Israel Report

November 2002         

The Strength of the Weak

By SHLOMO GAZIT - November 25, 2002
The violent confrontation Israel was thrust into more than two years ago will not be decided by a "knockout." It is a long and continuous confrontation, a confrontation with many battles and complications, and it will probably only be decided by points.

In this kind of campaign the result will be determined by the fortitude of the Israeli side compared to the Palestinian side. The test will be which society breaks down first, which will be prepared to make concessions, compromise and withdraw from the positions it held before the intifada broke out.

In this battle the Palestinian side enjoys an obvious advantage: the advantage of its weakness. The advantages of this weakness are the inability of Palestinian society to break down (because only a strong and cohesive society can break) and the absence of Israeli leverage with which to motivate the Palestinian leadership to change its course.

The great failure of Israeli strategy in the last two years has been its inability to eliminate the Palestinian leadership. Everyone is still playing "make-believe," as if there still are Palestinian institutions that function, and as if the failure of the Palestinians to offer a new diplomatic decision stems from the inability or unwillingness of their leadership to change its ways.

Not so. I would even venture to say that the real reason for the Palestinian Authority's refusal to commit to and implement a cease-fire is not its unwillingness to do so but its acceptance of its inability to do so.

Supposedly, the president of the PA still occupies his offices in the Mukata in Ramallah; he still fires and appoints cabinet ministers; and there is even a house of representatives that convenes once in a while (if Israel lets it) to have discussions and make decisions. But these are nothing but virtual operations.

What there is today is anarchy of gangs and "Chinese generals," with each man doing what he sees fit.

ANOTHER ADVANTAGE to PA weakness is the primitive nature of its economy. Indeed, the suffering of its civilian population is great and the standard of living has definitely dropped. But this has no political-strategic significance. Wealthy individuals either survive or move out of the region until the storm blows over. The vast majority simply has no way out. Even if they wanted to they would have nowhere to go, as there is no border that is open to them.

A third advantage is the absence of personal fear of terrorist attacks. The Palestinian population surely suffers from Israel's strong arm. The rate of casualties on their side is still higher than it is in Israel, and this is certainly all the more true when it comes to the destruction of Palestinian property.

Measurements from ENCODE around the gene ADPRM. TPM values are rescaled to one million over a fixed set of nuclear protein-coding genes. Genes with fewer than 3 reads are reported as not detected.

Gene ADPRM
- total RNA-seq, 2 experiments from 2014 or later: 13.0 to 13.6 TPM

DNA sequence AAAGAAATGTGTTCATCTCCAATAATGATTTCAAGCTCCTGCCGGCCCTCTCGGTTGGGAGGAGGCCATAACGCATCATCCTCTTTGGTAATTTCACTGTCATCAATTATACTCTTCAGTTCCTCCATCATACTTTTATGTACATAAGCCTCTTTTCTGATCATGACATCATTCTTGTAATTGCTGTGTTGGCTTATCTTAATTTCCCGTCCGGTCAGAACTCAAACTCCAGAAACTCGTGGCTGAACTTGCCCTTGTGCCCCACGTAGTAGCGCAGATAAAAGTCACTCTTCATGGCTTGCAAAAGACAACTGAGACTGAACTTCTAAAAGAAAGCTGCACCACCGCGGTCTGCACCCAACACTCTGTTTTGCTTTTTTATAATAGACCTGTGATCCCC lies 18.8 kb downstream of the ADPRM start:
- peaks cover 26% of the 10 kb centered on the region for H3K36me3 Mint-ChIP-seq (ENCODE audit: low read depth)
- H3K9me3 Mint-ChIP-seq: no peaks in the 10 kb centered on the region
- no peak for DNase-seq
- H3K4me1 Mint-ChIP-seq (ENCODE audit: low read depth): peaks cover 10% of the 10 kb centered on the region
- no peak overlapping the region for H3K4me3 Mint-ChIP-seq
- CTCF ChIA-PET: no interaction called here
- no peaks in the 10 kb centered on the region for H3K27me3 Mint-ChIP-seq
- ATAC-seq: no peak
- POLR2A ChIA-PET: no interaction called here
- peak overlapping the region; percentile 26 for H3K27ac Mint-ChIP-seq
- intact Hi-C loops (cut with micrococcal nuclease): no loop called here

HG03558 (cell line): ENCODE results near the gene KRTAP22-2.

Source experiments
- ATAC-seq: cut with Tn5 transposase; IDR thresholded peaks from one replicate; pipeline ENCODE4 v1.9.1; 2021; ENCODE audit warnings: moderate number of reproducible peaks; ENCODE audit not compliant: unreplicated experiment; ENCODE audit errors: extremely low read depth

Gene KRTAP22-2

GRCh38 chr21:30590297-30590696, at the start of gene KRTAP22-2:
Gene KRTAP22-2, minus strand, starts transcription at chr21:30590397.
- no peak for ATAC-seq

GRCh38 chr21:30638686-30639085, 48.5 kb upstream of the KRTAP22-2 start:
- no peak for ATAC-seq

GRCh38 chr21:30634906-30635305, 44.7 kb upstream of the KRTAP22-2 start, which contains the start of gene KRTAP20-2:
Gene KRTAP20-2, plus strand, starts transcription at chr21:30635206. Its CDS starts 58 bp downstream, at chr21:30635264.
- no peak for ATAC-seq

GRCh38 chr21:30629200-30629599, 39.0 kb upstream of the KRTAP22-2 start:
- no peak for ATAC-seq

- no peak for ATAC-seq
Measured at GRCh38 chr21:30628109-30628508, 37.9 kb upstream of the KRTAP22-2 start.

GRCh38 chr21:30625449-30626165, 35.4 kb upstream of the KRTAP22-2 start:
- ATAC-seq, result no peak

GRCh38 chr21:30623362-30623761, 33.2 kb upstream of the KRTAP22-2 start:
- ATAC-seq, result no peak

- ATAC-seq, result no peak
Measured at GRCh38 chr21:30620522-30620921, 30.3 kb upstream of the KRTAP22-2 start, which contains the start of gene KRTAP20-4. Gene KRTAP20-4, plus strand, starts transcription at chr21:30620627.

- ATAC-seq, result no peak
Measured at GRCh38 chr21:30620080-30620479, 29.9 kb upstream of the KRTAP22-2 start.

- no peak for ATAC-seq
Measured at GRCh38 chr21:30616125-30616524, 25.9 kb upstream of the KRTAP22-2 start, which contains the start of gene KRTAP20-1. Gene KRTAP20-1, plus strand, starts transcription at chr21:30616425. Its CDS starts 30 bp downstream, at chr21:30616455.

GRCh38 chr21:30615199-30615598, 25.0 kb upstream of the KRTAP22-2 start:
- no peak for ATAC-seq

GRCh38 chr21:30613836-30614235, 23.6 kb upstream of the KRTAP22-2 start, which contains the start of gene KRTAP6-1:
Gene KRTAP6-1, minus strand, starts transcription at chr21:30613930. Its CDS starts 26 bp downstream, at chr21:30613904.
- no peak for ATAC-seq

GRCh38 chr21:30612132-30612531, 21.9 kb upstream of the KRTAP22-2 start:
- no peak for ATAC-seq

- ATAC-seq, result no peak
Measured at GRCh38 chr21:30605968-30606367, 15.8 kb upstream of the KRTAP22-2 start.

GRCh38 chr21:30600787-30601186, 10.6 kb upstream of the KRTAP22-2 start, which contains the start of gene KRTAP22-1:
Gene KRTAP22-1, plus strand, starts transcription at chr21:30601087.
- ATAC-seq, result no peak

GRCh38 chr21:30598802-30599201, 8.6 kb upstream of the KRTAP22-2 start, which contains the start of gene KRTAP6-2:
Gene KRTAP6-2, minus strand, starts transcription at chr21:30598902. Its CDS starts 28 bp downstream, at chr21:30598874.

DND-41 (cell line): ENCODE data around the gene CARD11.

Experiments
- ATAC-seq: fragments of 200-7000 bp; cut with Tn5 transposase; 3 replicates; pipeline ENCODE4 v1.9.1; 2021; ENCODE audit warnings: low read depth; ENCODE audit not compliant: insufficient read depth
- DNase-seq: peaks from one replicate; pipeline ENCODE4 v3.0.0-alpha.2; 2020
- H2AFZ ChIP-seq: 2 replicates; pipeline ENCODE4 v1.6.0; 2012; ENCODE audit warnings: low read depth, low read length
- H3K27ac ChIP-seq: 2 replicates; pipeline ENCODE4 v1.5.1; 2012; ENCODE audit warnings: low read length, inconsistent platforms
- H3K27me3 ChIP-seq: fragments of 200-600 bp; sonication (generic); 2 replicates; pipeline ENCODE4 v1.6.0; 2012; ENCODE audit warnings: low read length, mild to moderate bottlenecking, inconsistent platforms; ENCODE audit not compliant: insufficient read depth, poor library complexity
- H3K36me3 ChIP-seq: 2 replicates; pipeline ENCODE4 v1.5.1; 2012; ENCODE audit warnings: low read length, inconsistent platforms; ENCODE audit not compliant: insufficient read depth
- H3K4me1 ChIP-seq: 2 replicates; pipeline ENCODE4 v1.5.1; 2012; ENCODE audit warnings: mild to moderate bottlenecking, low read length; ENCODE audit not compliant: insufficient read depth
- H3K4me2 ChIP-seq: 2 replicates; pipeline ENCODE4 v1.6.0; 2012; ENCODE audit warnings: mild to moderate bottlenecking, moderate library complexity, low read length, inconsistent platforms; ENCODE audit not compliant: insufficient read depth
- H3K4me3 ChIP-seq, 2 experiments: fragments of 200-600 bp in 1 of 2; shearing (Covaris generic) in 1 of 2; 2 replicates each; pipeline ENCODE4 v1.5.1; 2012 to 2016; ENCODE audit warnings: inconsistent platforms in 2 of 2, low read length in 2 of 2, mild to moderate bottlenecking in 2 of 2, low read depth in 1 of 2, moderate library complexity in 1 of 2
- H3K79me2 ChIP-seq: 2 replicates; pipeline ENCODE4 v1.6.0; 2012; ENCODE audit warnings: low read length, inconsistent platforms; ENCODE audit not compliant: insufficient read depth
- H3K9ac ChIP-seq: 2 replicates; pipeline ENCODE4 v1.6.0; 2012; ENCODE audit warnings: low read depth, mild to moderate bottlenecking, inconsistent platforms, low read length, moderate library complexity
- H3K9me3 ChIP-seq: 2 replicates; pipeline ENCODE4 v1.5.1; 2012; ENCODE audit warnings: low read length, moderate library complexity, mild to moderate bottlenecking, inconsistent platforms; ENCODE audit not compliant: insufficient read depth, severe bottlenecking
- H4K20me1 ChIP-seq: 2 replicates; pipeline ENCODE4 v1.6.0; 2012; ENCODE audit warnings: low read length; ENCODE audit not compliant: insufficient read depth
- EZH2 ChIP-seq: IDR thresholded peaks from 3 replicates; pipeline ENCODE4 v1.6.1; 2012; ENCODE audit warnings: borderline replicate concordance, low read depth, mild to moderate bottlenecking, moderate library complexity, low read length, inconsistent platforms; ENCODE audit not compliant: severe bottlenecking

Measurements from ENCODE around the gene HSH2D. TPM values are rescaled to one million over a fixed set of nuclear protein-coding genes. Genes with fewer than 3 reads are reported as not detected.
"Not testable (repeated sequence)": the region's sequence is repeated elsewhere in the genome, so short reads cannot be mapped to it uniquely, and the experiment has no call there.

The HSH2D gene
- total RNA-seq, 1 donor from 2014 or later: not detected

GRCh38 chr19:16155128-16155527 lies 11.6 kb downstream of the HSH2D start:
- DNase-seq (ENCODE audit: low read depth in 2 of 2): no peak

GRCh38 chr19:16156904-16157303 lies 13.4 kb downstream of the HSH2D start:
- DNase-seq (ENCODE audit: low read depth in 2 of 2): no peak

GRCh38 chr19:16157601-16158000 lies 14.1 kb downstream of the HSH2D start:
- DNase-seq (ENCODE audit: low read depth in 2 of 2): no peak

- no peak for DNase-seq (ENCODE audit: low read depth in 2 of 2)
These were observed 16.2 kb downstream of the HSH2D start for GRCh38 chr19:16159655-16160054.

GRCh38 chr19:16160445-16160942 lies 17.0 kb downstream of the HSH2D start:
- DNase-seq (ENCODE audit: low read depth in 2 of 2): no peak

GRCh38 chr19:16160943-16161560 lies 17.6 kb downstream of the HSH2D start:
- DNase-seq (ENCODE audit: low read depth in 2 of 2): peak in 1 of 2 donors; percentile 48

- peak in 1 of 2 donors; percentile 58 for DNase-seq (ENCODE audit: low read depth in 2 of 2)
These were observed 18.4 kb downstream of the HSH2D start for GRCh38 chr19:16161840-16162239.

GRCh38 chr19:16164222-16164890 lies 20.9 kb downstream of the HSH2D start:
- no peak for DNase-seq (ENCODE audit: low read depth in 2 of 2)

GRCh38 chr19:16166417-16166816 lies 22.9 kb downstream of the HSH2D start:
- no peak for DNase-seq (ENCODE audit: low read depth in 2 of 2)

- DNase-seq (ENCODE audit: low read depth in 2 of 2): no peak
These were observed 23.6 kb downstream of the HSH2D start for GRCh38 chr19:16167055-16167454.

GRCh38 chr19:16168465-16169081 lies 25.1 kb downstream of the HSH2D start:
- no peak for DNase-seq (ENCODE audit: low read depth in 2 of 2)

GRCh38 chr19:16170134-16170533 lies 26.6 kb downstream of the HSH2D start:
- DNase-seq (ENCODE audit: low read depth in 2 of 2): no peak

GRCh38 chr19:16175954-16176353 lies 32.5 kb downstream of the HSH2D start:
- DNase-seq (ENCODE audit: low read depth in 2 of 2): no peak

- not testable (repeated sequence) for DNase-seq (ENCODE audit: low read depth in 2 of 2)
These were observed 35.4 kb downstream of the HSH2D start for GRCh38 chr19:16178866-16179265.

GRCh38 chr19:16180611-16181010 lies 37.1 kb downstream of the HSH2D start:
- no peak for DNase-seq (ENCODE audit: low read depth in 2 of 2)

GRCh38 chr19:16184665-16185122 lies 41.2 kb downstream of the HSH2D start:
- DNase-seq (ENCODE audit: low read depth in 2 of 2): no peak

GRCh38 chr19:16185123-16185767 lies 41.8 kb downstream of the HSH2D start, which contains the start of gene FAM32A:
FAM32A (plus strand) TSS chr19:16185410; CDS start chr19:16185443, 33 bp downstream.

But the Palestinian mother goes to the market with assurance, and she sends her children to school without fear of a terrorist bomb blowing up in their vicinity. The weapon of terrorist attacks is used solely against Jews.

The negative picture shows the strength of Israeli society. After 26 months of confrontation the Israeli population is surviving and showing unexpected fortitude. But we must ask ourselves whether Israel will still show fortitude in another 26 months.

The real test will be in the economic sphere. The Israeli economy belongs to the developed world, and that is its weakness: Our economy is very vulnerable and our society is unprepared to accept periods of extreme deprivation. Israel also maintains a very highly developed welfare system, and supports two weak sectors within it, the haredim and the Arabs. Israel also maintains a policy of supporting the many unemployed.
But this burden falls completely upon one segment of the society that is small in the first place, and therefore it is doubtful how long it can be sustained.

Finally, what is close to the breaking point in our society is restraint, the ability to grit our teeth and continue carrying the burden. More and more calls for vengeance are being heard: "They blow up one of our buses, we should blow up eight of theirs." We have already seen the beginnings of Jewish underground terrorist cells. I am afraid this phenomenon will grow and spread.

On the political level, the calls for a unilateral withdrawal without negotiations and without a political agreement express the cracks in our national fortitude, the sober assessments and the wish to initiate planned and controlled measures before losing control altogether.

The writer is a former head of military intelligence and a director of The Jerusalem Post.

©2002 - Jerusalem Post


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